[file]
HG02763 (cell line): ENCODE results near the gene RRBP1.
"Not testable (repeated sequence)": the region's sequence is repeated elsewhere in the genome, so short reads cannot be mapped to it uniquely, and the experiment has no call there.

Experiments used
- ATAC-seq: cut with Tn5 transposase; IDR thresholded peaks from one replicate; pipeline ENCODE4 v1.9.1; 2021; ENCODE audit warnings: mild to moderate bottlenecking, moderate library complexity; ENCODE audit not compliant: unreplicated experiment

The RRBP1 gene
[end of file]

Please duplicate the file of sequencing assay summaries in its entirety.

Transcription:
HG02763 (cell line): ENCODE results near the gene RRBP1.
"Not testable (repeated sequence)": the region's sequence is repeated elsewhere in the genome, so short reads cannot be mapped to it uniquely, and the experiment has no call there.

Experiments used
- ATAC-seq: cut with Tn5 transposase; IDR thresholded peaks from one replicate; pipeline ENCODE4 v1.9.1; 2021; ENCODE audit warnings: mild to moderate bottlenecking, moderate library complexity; ENCODE audit not compliant: unreplicated experiment

The RRBP1 gene